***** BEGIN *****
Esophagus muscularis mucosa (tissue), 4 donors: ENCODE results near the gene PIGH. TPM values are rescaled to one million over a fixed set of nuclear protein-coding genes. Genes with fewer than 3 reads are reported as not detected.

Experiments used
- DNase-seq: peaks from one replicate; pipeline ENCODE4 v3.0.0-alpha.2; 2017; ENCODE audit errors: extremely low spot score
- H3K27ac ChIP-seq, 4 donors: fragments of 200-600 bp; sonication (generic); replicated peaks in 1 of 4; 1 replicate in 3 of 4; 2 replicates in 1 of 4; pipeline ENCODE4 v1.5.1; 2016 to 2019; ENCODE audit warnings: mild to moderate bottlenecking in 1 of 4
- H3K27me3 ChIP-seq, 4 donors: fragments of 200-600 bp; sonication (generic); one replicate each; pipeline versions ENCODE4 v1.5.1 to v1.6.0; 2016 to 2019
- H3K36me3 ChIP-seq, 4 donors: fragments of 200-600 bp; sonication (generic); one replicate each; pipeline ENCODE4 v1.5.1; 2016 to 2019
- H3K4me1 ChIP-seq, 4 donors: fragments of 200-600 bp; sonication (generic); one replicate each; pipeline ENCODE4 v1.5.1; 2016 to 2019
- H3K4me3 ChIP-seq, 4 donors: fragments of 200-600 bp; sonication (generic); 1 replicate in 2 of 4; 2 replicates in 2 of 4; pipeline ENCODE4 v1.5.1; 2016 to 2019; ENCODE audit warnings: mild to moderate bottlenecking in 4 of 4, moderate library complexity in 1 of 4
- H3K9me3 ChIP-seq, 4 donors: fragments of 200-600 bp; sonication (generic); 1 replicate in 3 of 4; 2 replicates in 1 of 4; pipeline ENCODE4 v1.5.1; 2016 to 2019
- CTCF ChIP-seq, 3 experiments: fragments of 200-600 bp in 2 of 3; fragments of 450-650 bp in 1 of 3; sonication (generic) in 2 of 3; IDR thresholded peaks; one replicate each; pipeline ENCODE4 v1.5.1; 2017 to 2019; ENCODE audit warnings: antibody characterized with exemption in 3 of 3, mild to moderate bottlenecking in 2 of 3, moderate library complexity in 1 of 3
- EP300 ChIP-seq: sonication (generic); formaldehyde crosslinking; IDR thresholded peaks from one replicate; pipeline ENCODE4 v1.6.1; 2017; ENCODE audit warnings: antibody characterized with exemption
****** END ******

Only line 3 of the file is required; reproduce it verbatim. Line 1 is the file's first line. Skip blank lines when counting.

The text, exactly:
- DNase-seq: peaks from one replicate; pipeline ENCODE4 v3.0.0-alpha.2; 2017; ENCODE audit errors: extremely low spot score